Slowing Down the Tune: Speed & Pressure from the Overwhelming Parent

“Slowing Down the Tune”

I would like to take some time here to describe some reasons why people with a history of overwhelming parents have difficulty slowing down, and taking taking their time gathering equanimity, especially during stressful periods or high interpersonal conflict. These ideas are an example of how I tend to think of mental experience, and they inform how I interact in therapy or psychoanalysis, specifically with respect to relational trauma.

Relational trauma, in my view, can transpire when children have highly chaotic and or overwhelming bonds with parents, and notably, where there is nobody else consistently around with whom to reflect upon and co-organize the troubles ensuing with the traumatic parent. There are certain aspects of the personality of the parent that over-amplify a child’s emotional system beyond what their logical or sense-making-faculties are prepared to contain. Children of an overwhelming parent often cannot stop to think, and in fact stopping to think can often be dangerous; moreover, when thinking does occur it is a compromised process because there is not the calm environment in which to develop strategies, restraint, formulations, and integrations in the way that one is organizing experience.

 Overwhelming parents often require answers immediately, perhaps to assuage their own anxiety, perhaps because they will punish or act out toward the child physically, emotionally, or even sexually, if answers or certain behaviors are not demonstrated quickly. 

These types of overwhelming parents, operating more or less consistently in a primitive mode of relating to others, creates a world for the child where survival is experienced as being contingent upon having executive functions that exceed the developmental capacity of the child. An eight-year-old does not know how to organize the emotional impact of a father becoming extremely aggressive or something as innocuous as spilling milk or running too loudly in the house. A five-year-old does not know how to organize the emotional experience of a mother throwing objects at the wall because she is upset. But one thing is clear in each scenario: the child believes he or she is about to perish unless he/she quickly solves the apparent issues at hand.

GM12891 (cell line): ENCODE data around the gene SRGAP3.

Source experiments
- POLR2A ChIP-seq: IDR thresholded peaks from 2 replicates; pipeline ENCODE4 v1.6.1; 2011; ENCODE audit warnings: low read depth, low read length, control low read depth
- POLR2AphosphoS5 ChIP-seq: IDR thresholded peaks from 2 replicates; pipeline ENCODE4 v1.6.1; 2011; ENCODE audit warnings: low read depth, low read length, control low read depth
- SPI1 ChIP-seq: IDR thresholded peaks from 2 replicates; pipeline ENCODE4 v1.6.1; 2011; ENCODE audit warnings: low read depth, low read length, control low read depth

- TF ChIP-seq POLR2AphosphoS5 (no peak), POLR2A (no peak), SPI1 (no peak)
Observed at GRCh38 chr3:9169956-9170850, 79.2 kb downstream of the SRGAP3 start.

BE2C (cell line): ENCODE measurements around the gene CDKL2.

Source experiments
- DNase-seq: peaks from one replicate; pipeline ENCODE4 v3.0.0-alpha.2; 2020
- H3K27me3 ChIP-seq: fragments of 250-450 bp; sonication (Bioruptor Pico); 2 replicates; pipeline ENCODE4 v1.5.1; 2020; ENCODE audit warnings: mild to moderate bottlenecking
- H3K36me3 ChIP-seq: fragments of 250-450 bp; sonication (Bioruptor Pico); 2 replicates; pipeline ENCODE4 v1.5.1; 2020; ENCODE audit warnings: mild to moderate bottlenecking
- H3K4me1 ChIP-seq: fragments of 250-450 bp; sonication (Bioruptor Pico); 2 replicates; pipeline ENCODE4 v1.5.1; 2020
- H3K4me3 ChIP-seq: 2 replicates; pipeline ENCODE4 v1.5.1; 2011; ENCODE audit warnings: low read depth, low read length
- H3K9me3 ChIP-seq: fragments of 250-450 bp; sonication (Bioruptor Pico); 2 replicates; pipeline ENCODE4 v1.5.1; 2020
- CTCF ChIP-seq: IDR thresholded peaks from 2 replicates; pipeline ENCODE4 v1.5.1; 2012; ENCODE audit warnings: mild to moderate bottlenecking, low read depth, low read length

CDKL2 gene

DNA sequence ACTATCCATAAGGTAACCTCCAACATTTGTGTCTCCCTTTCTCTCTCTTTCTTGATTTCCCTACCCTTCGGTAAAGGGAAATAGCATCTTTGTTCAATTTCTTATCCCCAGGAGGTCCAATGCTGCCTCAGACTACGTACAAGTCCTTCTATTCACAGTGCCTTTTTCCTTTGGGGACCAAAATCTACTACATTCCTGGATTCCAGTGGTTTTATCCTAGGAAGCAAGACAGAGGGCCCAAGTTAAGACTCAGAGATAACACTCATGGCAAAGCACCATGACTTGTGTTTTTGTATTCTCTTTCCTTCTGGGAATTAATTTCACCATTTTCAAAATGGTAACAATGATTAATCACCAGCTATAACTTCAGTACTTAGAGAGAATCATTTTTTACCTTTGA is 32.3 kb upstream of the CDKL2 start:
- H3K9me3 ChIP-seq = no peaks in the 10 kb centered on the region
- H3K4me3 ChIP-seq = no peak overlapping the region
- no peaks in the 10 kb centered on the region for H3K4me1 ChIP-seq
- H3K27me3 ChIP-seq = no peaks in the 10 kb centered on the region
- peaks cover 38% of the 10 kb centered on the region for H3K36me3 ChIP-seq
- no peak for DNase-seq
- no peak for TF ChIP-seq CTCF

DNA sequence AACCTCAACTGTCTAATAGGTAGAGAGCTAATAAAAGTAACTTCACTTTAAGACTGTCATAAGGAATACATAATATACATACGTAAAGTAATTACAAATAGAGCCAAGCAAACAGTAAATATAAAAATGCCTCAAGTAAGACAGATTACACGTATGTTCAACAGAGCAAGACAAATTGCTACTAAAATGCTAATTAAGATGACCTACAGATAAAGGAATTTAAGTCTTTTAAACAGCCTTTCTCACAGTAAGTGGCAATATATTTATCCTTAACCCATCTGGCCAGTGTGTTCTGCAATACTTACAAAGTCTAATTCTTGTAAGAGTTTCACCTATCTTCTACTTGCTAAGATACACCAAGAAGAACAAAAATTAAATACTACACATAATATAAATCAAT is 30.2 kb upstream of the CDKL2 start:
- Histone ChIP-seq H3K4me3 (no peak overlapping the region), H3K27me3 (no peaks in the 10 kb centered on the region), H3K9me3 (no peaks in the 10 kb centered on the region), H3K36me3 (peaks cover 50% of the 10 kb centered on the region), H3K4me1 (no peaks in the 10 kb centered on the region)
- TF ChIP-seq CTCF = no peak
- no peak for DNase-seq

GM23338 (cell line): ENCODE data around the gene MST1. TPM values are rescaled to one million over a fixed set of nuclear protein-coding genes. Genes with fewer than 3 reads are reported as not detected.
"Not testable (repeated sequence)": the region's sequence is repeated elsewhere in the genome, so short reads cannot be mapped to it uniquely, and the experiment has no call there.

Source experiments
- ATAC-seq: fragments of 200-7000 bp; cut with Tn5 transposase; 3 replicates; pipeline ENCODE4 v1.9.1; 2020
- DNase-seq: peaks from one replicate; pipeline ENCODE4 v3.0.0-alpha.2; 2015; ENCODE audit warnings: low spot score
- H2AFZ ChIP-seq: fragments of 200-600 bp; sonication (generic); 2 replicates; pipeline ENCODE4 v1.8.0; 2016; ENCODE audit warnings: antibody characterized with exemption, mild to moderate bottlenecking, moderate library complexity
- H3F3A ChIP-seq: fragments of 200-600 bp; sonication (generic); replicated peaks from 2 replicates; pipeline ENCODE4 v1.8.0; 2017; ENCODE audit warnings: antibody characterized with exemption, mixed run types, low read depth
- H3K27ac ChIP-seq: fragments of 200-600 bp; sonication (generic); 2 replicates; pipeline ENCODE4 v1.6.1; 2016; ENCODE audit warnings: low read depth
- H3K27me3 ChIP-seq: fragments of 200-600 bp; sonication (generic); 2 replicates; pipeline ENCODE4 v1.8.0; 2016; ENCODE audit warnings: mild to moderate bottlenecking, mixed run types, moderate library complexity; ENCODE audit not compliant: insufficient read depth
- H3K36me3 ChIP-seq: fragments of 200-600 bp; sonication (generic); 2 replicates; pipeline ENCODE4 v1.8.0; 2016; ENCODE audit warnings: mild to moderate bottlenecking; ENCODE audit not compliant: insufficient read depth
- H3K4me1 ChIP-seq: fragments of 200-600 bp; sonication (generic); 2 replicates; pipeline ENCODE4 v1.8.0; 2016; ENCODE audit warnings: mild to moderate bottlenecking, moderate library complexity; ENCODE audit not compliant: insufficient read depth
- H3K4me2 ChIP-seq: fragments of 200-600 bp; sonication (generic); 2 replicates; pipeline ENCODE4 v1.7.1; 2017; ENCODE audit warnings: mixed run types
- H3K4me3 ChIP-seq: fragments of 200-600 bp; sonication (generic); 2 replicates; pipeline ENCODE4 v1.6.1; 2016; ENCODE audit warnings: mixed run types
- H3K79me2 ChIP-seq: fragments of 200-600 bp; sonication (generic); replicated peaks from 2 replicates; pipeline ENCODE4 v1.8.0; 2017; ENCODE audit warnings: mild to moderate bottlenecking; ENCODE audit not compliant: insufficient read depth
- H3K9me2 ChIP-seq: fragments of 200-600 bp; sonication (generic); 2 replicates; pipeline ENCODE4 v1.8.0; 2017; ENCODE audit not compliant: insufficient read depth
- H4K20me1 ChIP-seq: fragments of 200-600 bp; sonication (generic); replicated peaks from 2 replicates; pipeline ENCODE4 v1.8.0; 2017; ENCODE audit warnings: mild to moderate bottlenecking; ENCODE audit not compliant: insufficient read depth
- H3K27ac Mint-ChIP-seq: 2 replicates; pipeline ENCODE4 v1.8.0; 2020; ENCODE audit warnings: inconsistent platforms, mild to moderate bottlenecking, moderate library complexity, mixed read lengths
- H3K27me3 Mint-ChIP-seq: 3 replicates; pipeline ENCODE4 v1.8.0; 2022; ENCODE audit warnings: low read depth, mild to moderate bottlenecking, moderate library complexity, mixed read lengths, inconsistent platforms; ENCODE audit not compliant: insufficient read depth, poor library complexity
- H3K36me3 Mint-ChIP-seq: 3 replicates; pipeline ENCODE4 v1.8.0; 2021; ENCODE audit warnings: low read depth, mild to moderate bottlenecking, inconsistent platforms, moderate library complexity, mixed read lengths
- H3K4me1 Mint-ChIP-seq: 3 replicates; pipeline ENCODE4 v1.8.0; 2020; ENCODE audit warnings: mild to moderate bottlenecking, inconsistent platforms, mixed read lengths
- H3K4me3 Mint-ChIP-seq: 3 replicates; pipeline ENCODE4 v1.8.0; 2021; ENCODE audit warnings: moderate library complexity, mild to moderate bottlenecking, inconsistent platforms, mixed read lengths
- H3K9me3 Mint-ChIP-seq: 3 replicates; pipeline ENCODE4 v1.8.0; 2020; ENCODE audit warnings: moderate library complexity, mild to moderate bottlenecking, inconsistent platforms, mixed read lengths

Yet, despite the fact that the child cannot possibly solve the problem of the parents’ behavior and chaotic/overwhelming tendencies, answers must be furnished, and solutions must be concocted, even if that occurs in no other place than the child’s internal world. Beliefs begin to emerge where the child believes he or she is capable of mollifying the parent’s discontent. Often children believe they can soothe a parent by dulling out an aspect or their personalities; sometimes the reaction occurs in a different way, where some sort of anxiously procured solution, way of talking, way of muting oneself, or negating one’s desires immediately is used as a behavioral demonstration to the overwhelming parent in an attempt to assuage the parent’s rage. More simply: “look, mom, I’ve stopped doing the bad things I know are causing you to be so miserable!”

One of the effects that this bond with an erratic parent can have is that the ability to organize and manage disruptions in emotional life becomes impaired. This can be quite hard for a person to experience, and can lead people to become derisive towards themselves. For example, a young man who grew up with a very domineering and explosive father may find himself making decisions under actual or perceived pressure that are not well thought through. This man might be an attorney who has taken on a case and is in the midst of trial. Perhaps a new piece of evidence has been tendered by the opposing counsel. Because this person had a father who did not allow him a half second of leeway early in his life in order to think and sort through and expand, he may implicitly feel a pressure to come to a rushed way of incorporating the new evidence into the case, as if there was some crime of his that he had committed and not having already known what to do with it.